EAL – AT1 – ALS_Written Report – Nguyễn Thuỳ Linh (SACE khoá 4)

How does peer pressure affect the purchasing decision of adolescents in Hanoi?

I. Abstract

Adolescents tend to think they are rational when making decisions, yet when purchasing there are certain people adolescents are pressured to follow their trend and standard. This is called reference groups. This group exerts pressure that influences adolescents’ purchasing behaviors. The hypothesis is that peer pressure significantly influences the purchasing decisions of early and middle adolescents in Hanoi, especially stronger in informational influence. Additionally, early adolescents are reported to be more susceptible to peer pressure compared to middle adolescents. The study utilized both primary research from a total of 87 Vietnamese adolescents and appropriate secondary research to provide a clear analysis and a logical explanation for this topic.

II. Introduction 

Imagine you are going shopping with friends then you see an adorable pink shirt which you intended to buy but your friends say that it is ugly, the purple was better. Inwardly, you do not really like it, yet you still agree with them and buy the purple one because you do not want to go against the crowd. What you are experiencing is called peer pressure. 

In fact, peer pressure has been considered to be the hallmark of the minor (Brown, 2004). Positive peer pressure may lead to positive purchasing decisions, while negative peer pressure will produce negative outcomes. However, one interesting thing is that peer pressure will always lead to purchasing (Gulati, 2017).

This research paper, which utilizes both primary and secondary research, aims to study how peer pressure has an impact on the purchasing decision among early and middle adolescents in Hanoi and how age increase or decrease the susceptibilities to peer pressure 

III. Literature review

Peer pressure is generally conceptualized as a direct or indirect influence that motivates peers, observers, and individuals to conform to the group as socially acceptable manners by adjusting their attitudes, values, or actions. (Gulati, 2017). A broader concept is that any influence exerted from peer groups is part of peer pressure’s characteristics (Manzoni and Lotar, 2011, p.1). Peer pressure also appears whenever an adolescent’s action is served to gain acceptance and avoid assessment from peers (Manzoni and Lotar, 2011, p.2).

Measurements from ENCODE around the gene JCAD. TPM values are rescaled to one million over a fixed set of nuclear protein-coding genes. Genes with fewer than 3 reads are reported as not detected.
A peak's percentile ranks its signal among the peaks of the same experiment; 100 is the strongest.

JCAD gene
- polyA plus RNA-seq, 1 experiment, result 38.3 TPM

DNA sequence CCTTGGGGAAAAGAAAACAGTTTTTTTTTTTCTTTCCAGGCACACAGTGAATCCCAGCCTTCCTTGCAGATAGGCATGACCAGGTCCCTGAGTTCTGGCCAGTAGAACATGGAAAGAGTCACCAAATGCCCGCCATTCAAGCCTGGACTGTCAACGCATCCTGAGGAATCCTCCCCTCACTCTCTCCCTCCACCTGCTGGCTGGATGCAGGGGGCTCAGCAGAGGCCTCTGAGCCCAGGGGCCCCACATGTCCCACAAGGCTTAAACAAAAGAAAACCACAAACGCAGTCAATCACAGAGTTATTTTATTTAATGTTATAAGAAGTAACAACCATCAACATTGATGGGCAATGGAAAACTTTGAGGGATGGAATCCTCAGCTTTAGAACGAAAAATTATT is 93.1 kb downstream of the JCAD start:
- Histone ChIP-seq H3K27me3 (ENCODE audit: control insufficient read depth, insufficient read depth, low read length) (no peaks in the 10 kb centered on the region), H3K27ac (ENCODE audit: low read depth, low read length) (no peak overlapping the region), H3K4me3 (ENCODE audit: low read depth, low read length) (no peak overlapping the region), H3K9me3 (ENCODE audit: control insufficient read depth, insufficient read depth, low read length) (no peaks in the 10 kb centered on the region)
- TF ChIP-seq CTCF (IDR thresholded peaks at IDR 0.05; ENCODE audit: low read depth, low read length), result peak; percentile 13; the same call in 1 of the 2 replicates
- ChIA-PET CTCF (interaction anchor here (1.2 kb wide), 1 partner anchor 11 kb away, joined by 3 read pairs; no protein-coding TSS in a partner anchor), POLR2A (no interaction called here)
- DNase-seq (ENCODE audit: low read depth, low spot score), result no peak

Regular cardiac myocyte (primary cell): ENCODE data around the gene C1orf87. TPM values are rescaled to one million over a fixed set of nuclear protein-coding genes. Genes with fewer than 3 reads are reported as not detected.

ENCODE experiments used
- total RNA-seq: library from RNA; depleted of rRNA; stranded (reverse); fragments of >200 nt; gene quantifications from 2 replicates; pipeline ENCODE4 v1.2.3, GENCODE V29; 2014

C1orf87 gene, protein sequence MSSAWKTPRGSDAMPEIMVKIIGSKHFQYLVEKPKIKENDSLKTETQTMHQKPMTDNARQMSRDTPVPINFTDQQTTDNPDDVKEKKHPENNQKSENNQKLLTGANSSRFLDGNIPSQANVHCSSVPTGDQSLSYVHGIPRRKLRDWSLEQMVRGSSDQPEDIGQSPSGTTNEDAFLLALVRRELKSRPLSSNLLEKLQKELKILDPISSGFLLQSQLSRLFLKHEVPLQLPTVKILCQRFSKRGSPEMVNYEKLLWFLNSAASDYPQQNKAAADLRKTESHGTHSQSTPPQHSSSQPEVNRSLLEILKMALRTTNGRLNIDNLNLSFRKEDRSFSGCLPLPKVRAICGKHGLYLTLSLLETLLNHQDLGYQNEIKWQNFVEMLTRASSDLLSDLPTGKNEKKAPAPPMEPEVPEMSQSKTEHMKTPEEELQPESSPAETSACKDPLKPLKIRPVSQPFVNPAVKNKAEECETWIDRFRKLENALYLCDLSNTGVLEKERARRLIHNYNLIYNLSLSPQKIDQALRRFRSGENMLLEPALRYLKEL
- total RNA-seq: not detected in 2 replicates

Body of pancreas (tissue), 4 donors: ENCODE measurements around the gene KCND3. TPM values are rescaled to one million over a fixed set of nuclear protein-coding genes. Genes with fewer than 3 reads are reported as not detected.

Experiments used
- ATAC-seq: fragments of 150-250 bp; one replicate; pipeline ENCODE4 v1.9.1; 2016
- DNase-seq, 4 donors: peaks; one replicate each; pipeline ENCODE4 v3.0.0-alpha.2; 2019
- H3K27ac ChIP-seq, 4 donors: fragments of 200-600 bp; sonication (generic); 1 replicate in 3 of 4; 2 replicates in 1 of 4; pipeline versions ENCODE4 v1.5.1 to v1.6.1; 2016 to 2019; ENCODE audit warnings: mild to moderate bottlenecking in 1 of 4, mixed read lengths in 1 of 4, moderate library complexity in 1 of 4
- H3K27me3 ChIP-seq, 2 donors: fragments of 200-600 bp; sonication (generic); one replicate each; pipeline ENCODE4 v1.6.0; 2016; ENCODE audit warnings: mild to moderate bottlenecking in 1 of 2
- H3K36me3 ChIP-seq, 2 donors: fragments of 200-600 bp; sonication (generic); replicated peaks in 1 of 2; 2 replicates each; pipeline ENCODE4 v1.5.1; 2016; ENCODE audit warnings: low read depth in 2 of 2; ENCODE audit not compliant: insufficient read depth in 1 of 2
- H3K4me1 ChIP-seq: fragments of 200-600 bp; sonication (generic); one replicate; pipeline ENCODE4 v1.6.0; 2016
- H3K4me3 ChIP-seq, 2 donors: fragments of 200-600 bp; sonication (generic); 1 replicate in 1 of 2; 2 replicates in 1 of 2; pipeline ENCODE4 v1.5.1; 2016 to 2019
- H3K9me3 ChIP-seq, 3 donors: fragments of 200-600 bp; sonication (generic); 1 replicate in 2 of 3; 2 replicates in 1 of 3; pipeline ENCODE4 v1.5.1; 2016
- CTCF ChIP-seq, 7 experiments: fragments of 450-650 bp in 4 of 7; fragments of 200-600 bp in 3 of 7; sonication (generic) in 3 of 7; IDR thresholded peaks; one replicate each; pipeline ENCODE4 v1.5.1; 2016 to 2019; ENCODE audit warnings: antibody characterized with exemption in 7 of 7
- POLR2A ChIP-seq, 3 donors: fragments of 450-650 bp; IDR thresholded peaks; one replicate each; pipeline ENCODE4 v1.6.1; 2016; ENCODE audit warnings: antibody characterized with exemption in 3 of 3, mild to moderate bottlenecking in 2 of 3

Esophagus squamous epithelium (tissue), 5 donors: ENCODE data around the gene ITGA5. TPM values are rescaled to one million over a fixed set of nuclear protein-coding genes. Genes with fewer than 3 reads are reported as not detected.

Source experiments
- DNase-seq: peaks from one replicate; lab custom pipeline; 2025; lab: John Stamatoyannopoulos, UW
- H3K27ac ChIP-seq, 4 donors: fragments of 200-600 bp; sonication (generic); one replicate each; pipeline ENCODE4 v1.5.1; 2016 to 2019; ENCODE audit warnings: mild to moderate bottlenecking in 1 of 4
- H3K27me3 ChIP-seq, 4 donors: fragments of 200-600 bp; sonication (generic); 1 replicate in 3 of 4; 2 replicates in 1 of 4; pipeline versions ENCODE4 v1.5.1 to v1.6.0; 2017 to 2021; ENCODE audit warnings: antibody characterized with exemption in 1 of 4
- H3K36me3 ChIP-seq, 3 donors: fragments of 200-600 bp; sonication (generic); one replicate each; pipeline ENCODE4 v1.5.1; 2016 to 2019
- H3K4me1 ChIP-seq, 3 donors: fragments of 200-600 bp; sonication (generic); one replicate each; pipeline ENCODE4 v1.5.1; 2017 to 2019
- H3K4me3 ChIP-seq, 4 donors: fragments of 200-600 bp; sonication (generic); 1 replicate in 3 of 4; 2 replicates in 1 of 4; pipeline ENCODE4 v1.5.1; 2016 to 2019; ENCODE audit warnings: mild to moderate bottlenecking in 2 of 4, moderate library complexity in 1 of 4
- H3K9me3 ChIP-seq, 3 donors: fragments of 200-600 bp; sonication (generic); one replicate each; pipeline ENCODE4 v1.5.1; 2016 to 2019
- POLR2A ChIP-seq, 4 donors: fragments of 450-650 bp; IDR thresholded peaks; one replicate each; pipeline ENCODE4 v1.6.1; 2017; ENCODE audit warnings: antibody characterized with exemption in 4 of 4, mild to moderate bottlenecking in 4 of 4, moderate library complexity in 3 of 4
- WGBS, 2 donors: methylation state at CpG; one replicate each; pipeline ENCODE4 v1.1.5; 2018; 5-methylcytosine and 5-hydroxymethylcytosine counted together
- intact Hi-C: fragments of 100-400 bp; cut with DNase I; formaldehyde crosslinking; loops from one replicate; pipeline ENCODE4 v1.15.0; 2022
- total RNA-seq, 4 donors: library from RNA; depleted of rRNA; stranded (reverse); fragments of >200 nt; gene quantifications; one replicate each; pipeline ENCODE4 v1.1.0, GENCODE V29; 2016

Several studies aim to separate peer pressure and peer influence definition. A work from Manzoni and Lotar concluded that peer pressure is just one part of peer influence (2011, p.2). Correlatively, peer influence, which is defined as an influence peer has on an individual’s attitudes, beliefs, and behavior (Makgosa and Mohube, 2007, p.65), is determined to be the premise that leads to later peer pressure (Chang and Nguyen, 2018, p.222).

Such people who exert pressure on adolescents are called reference groups. There are 2 types of reference groups. Parents, teachers, and peers who directly impact youngsters called normative groups. In contrast, comparative reference groups, representatives of heroes, sport, or entertainment figures, do not have direct interaction (1992, p.199). 

There are three types of influence created by reference groups. Informational influence is when people seek guidelines from people with high credibility to make decisions when they are in an uninformed situation. Utilitarian influence occurs when people comply with group standards to gain rewards or avoid punishment. Value-expressive influence simply means people enhance their identification and gain approval by association with a particular group that represents desirable value (Bearden and Etzel, 2001, p.184; Leijer, 2010).

IV. The importance of peer pressure in purchasing

It has been suggested that much of the purchasing behavior not only reflects the personalities as well as the relationship with others, basically means people act both individually and as members of families, and communities (Wang et al., 2016, p. 217). An interview with a high school female in Hanoi revealed that 

“When I buy things, especially clothes, I don’t just base on personal preference but also consider if my classmates and other people like it” (Ngo, 2020) 

As the interview suggests, purchasing behaviors of young buyers are manipulated by peer pressure since they consider being fit-in social groups is a fundamental aspect, therefore, produce the highest priorities for peer standard, lifestyle, and trends (Albert et al., 2014, Kanjer and Bhatia, 2018, p. 72). This is the reason why peer pressure is the most common motive that Vietnamese adolescents start consuming and buying alcohol (Diep, et al, 2016).

V. The target age of the research